"Data-Driven Thinking" is written by members of the media community and contains fresh ideas on the digital revolution in media.
Today’s column is written by Lauren Moores, vice president of analytics at Dstillery.
We’ve all heard the hype about hyperlocal marketing. This kind of mobile targeting allows brands to reach consumers on mobile devices and send messages while they are in and around a company’s store. Starbucks, for instance, can send a message to customers while they are in or around a specific Starbucks location.
While this is a pretty cool party trick, the potential of mobile does not, and should not, stop there. The problem with focusing on hyperlocal targeting is that it obscures the real strategic potential that comes from massive consumer mobile adoption. There are much more exciting ways for marketers to harness the power of mobile.
We all know that consumers are addicted to their smartphones. Reports show that 91% of adults have a mobile phone within arm’s reach around the clock. Smartphone owners look at their phones 150 times a day. These activities leave signals of behavior, allowing marketers to learn a lot about consumers from their mobile journeys, with benefits way beyond local targeting.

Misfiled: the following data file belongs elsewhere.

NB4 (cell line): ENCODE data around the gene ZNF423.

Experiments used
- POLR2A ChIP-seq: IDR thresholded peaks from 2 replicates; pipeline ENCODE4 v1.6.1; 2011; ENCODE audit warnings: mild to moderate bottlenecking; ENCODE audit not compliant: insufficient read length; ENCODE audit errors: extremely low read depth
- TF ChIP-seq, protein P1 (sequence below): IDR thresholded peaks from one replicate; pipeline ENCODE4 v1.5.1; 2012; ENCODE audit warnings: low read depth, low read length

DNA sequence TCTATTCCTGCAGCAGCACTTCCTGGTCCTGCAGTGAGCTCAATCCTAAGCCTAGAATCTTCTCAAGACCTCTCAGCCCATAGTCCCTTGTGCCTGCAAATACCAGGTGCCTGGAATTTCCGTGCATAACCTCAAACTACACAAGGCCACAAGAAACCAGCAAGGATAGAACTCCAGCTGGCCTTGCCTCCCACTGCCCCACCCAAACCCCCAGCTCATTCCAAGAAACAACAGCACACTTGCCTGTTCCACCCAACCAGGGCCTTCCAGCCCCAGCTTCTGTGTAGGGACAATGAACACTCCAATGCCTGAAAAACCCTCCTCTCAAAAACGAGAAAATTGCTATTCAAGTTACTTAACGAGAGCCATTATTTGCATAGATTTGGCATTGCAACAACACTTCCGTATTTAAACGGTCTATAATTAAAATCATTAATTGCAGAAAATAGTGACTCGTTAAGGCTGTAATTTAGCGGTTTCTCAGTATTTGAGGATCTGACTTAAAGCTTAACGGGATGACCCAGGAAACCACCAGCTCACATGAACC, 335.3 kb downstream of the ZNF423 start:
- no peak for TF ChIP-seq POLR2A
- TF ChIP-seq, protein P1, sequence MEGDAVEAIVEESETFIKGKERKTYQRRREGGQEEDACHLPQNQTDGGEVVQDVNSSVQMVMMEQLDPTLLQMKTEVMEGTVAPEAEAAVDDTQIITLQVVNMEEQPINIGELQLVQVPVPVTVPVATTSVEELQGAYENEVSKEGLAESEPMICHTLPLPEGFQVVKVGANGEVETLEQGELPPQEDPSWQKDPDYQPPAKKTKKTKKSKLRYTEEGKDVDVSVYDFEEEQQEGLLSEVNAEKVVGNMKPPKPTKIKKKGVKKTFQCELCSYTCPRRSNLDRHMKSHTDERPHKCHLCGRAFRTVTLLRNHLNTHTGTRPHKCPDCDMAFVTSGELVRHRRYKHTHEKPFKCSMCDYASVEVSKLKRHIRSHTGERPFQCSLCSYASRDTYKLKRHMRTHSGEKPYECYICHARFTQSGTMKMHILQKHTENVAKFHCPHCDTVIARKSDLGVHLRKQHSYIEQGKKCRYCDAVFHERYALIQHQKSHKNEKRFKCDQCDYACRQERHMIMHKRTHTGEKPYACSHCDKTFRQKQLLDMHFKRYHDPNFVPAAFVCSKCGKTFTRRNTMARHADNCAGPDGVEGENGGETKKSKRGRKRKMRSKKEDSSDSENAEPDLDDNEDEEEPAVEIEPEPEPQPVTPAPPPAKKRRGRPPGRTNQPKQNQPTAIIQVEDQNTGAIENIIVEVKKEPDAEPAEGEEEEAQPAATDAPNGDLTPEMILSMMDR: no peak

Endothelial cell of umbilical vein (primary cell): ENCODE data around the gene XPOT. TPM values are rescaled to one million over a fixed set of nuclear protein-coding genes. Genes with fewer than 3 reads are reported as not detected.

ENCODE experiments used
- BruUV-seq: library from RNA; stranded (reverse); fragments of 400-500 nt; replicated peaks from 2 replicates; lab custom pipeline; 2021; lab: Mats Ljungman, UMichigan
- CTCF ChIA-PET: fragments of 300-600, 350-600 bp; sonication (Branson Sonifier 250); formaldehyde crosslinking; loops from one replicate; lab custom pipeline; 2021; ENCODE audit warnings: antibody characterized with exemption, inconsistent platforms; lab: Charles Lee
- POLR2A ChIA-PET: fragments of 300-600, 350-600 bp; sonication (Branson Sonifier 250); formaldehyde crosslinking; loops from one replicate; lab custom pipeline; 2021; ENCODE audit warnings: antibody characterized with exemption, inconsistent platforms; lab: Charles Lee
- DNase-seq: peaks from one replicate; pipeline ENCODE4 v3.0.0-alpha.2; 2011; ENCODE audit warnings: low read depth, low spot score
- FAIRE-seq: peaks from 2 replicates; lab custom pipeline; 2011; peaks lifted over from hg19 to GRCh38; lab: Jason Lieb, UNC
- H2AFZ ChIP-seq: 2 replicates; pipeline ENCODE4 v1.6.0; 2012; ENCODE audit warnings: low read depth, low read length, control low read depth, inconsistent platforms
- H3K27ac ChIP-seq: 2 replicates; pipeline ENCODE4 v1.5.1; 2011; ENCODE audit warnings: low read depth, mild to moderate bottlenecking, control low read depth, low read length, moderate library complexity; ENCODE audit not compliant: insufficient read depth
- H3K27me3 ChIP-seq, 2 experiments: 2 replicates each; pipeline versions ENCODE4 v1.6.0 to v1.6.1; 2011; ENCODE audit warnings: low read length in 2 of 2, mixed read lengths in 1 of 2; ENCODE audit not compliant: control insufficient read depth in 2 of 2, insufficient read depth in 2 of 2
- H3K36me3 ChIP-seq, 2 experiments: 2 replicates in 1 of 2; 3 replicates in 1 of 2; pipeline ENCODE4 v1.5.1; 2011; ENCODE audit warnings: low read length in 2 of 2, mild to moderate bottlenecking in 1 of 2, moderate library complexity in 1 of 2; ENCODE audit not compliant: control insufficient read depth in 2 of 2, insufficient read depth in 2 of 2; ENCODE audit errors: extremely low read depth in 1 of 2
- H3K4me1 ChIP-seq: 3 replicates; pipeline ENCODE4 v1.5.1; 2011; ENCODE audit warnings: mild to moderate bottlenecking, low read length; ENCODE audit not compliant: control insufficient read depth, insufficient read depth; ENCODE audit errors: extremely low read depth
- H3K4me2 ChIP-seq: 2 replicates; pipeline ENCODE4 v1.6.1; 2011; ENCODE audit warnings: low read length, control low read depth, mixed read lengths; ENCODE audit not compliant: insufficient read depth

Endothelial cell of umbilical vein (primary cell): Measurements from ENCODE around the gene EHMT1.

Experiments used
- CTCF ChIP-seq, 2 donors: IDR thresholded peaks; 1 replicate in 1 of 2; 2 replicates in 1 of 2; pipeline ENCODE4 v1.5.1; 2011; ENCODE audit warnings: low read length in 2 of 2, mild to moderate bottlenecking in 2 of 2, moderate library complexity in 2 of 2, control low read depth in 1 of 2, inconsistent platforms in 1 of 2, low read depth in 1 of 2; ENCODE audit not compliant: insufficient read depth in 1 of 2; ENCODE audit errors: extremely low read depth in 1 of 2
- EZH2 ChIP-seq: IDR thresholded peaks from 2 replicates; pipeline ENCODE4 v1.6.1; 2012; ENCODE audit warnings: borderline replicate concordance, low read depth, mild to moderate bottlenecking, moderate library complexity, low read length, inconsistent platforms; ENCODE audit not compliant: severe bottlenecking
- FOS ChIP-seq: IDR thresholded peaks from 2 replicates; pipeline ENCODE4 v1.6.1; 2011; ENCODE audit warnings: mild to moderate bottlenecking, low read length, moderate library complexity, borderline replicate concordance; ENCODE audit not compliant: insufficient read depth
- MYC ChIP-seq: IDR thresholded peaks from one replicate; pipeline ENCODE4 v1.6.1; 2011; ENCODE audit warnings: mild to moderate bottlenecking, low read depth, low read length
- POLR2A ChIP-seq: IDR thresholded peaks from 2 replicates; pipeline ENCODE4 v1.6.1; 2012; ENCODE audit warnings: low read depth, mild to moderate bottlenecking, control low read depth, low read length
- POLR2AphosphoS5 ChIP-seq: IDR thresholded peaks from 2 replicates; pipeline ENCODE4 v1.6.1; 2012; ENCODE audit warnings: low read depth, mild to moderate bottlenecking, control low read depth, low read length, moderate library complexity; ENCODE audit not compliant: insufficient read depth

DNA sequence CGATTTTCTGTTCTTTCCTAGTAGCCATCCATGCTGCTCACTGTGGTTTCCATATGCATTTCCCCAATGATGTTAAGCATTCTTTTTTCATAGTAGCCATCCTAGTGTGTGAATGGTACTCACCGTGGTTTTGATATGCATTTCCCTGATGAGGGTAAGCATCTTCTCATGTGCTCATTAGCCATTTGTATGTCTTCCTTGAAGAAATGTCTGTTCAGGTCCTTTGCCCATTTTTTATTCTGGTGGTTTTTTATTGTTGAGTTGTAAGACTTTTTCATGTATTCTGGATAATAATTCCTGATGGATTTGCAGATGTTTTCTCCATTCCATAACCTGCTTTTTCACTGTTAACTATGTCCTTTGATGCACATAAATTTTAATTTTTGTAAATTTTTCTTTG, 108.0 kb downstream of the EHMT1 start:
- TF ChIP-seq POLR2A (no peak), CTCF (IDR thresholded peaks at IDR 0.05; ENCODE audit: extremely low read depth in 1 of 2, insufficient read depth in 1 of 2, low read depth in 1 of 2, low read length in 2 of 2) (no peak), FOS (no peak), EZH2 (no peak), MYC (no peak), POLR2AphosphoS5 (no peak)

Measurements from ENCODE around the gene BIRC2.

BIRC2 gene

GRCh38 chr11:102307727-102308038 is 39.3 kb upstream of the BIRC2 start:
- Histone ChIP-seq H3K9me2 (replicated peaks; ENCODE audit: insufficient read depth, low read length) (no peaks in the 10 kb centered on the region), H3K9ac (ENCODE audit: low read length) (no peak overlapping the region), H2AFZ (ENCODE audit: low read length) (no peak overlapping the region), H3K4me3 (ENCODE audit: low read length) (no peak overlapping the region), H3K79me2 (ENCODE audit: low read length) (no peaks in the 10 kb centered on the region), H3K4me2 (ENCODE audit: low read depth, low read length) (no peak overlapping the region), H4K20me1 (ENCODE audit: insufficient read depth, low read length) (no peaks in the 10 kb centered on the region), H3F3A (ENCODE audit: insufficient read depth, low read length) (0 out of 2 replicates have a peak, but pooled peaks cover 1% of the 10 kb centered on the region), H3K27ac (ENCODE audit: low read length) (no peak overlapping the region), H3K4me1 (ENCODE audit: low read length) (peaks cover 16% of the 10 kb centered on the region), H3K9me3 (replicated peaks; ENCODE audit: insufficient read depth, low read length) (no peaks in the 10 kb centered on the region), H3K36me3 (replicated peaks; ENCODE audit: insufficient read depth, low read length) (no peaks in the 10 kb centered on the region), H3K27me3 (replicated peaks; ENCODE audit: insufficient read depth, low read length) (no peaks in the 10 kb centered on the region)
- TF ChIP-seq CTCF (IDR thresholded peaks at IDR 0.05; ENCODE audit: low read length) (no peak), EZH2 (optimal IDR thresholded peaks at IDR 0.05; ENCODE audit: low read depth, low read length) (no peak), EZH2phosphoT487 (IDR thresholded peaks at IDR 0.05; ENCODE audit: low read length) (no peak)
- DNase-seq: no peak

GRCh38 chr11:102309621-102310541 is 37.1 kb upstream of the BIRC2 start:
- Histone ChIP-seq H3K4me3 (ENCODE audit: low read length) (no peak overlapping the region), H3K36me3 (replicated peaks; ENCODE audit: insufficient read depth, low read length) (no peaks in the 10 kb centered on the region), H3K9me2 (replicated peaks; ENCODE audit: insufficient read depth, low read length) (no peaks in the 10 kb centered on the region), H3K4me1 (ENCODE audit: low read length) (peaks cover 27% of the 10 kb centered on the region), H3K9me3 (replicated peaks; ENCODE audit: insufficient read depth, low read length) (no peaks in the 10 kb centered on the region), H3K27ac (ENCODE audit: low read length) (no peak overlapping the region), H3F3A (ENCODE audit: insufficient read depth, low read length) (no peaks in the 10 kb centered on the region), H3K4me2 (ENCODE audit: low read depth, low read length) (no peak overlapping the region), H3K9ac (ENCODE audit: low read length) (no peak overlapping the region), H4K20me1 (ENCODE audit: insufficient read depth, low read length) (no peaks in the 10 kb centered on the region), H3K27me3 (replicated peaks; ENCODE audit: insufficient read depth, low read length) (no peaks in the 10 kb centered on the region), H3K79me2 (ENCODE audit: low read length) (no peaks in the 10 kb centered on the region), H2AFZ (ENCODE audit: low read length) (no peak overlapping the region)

With smartphone users looking at their devices anywhere and everywhere — including on planes (more than 80%), in front of the TV (86%) and even on the toilet (75%) — mobile data is as big as anything marketers have been able to extract from the Web. The rise of mobile is game-changing, as it provides a new window into consumers’ physical journeys, of which the Web could only scratch the surface. Mobile allows brands to look beyond pure digital behavior and capture a very interesting 360-degree view of the consumer in the real world.
This digital meets real-world data, giving marketers intelligence that can be used to deliver marketing messages appropriately across any device, whether the customer is at home, at work or on the go.
In the desktop world, we have used cookies to associate various consumer actions in an effort to understand a consumer’s brand affinities. Capturing these actions has yielded both behavioral segments and lookalike models. Now, the potential for marketers to capture physical signals is huge. Going beyond the obvious retargeting opportunities, marketers can now predict brand affinities using an awesome array of data that goes way beyond media consumption. This new potential allows digital advertising to finally enter the big leagues of marketing: building brand value.
By focusing too much on hyperlocal marketing to mobile users, marketers miss out on the rich data that consumers share when they are mobile. Using these broadened insights, marketers can create targeted campaigns that drive actions based on the kinds of behaviors in these very different environments. Marketers that take the bigger picture approach are poised to tap into deeper insights and a richer view of consumers.